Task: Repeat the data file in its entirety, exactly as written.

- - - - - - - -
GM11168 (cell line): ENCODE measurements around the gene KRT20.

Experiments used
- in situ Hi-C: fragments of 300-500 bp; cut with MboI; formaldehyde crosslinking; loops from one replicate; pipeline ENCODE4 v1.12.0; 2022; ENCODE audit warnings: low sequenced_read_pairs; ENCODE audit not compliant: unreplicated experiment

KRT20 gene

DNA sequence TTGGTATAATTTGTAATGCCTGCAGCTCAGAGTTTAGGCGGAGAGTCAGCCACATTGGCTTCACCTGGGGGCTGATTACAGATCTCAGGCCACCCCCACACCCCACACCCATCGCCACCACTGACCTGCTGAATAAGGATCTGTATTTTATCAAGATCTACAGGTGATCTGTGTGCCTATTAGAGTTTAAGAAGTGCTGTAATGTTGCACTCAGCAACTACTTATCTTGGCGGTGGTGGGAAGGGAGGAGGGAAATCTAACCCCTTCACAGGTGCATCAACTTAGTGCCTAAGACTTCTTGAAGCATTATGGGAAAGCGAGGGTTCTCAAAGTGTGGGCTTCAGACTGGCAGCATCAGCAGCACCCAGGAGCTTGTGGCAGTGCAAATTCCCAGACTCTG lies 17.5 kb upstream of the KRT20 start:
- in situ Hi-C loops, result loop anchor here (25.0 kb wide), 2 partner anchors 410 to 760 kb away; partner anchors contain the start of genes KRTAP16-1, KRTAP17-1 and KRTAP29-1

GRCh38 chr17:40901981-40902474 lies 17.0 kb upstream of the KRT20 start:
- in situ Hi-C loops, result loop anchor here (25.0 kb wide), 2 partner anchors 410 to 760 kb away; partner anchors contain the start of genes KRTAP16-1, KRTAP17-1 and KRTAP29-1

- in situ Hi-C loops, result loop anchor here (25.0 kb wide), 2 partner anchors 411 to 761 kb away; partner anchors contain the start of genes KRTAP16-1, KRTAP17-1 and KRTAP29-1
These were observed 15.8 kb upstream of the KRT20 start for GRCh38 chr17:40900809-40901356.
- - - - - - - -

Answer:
GM11168 (cell line): ENCODE measurements around the gene KRT20.

Experiments used
- in situ Hi-C: fragments of 300-500 bp; cut with MboI; formaldehyde crosslinking; loops from one replicate; pipeline ENCODE4 v1.12.0; 2022; ENCODE audit warnings: low sequenced_read_pairs; ENCODE audit not compliant: unreplicated experiment

KRT20 gene

DNA sequence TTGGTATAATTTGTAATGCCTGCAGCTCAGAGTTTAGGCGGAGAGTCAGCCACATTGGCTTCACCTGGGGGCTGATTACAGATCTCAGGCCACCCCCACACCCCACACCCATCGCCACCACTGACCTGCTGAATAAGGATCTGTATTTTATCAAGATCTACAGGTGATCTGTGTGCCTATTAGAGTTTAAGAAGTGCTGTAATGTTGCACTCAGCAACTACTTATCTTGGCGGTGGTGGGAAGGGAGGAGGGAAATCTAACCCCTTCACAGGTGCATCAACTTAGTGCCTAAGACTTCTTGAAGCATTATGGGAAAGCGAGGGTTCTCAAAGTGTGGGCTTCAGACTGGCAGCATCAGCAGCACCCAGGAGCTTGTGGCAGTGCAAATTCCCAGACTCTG lies 17.5 kb upstream of the KRT20 start:
- in situ Hi-C loops, result loop anchor here (25.0 kb wide), 2 partner anchors 410 to 760 kb away; partner anchors contain the start of genes KRTAP16-1, KRTAP17-1 and KRTAP29-1

GRCh38 chr17:40901981-40902474 lies 17.0 kb upstream of the KRT20 start:
- in situ Hi-C loops, result loop anchor here (25.0 kb wide), 2 partner anchors 410 to 760 kb away; partner anchors contain the start of genes KRTAP16-1, KRTAP17-1 and KRTAP29-1

- in situ Hi-C loops, result loop anchor here (25.0 kb wide), 2 partner anchors 411 to 761 kb away; partner anchors contain the start of genes KRTAP16-1, KRTAP17-1 and KRTAP29-1
These were observed 15.8 kb upstream of the KRT20 start for GRCh38 chr17:40900809-40901356.